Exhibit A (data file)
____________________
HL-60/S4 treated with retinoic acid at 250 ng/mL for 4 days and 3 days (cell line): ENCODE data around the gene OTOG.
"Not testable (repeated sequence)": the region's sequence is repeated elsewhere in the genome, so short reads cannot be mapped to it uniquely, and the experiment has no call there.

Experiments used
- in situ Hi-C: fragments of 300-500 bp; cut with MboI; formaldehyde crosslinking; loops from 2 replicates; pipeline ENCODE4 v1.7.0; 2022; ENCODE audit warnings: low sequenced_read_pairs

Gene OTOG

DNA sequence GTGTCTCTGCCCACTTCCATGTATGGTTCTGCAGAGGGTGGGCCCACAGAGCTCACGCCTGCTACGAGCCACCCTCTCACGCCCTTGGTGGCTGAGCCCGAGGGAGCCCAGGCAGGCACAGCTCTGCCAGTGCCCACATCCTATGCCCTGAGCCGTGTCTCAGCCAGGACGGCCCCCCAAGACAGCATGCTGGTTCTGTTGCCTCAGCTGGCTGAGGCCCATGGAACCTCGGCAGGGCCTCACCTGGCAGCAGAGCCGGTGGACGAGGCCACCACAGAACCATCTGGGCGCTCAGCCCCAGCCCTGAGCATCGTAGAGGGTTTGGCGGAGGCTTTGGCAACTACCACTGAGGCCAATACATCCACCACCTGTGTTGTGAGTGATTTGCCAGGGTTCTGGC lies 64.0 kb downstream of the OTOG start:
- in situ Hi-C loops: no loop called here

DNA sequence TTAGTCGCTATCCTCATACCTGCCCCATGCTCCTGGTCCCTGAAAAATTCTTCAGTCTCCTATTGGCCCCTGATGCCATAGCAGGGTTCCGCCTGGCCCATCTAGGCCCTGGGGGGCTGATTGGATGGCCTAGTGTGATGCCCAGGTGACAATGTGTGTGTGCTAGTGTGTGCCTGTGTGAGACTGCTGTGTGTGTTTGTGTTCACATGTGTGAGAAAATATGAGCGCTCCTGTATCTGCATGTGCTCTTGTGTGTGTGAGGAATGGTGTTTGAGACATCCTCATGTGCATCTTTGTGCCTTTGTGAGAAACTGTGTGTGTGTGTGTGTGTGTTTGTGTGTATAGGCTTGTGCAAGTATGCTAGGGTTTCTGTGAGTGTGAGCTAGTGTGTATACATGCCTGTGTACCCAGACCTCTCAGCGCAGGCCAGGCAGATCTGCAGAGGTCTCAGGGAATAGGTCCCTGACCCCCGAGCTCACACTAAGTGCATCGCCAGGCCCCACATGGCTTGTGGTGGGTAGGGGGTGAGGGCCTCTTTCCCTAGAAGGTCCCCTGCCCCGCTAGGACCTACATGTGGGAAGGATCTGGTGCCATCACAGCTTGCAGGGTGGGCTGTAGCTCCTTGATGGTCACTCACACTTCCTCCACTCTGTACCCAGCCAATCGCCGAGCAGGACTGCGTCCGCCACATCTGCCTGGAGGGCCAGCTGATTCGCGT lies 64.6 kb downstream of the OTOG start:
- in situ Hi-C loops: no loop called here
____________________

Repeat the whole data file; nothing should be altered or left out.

HL-60/S4 treated with retinoic acid at 250 ng/mL for 4 days and 3 days (cell line): ENCODE data around the gene OTOG.
"Not testable (repeated sequence)": the region's sequence is repeated elsewhere in the genome, so short reads cannot be mapped to it uniquely, and the experiment has no call there.

Experiments used
- in situ Hi-C: fragments of 300-500 bp; cut with MboI; formaldehyde crosslinking; loops from 2 replicates; pipeline ENCODE4 v1.7.0; 2022; ENCODE audit warnings: low sequenced_read_pairs

Gene OTOG

DNA sequence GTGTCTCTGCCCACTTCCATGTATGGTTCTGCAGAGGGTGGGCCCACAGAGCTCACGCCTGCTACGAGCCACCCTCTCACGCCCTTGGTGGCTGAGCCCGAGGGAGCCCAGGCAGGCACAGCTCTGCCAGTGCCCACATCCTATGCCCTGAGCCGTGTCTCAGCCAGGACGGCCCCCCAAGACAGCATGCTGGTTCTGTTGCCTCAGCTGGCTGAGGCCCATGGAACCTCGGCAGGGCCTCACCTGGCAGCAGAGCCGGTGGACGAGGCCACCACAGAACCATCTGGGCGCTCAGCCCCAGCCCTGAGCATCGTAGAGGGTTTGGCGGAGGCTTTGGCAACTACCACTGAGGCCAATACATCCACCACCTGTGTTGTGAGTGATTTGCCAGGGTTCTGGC lies 64.0 kb downstream of the OTOG start:
- in situ Hi-C loops: no loop called here

DNA sequence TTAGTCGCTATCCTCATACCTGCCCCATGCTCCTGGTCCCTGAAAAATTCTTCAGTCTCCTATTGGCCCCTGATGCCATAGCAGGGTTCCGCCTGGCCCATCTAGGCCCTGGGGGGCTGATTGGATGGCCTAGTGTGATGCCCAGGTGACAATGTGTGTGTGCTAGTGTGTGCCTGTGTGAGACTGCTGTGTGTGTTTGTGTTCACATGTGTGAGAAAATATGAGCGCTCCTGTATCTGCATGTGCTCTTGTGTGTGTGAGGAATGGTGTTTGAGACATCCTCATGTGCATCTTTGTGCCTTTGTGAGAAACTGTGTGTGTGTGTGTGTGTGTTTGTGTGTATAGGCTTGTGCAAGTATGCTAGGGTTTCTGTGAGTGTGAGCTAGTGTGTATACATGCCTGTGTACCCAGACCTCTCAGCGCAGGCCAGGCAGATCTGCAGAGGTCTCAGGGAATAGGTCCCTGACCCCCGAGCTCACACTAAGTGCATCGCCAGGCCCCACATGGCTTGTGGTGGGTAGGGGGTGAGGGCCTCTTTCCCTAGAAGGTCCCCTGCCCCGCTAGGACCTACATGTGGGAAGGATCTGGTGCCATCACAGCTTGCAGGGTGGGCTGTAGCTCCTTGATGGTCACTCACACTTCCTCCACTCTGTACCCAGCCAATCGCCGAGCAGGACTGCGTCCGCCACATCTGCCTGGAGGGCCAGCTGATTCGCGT lies 64.6 kb downstream of the OTOG start:
- in situ Hi-C loops: no loop called here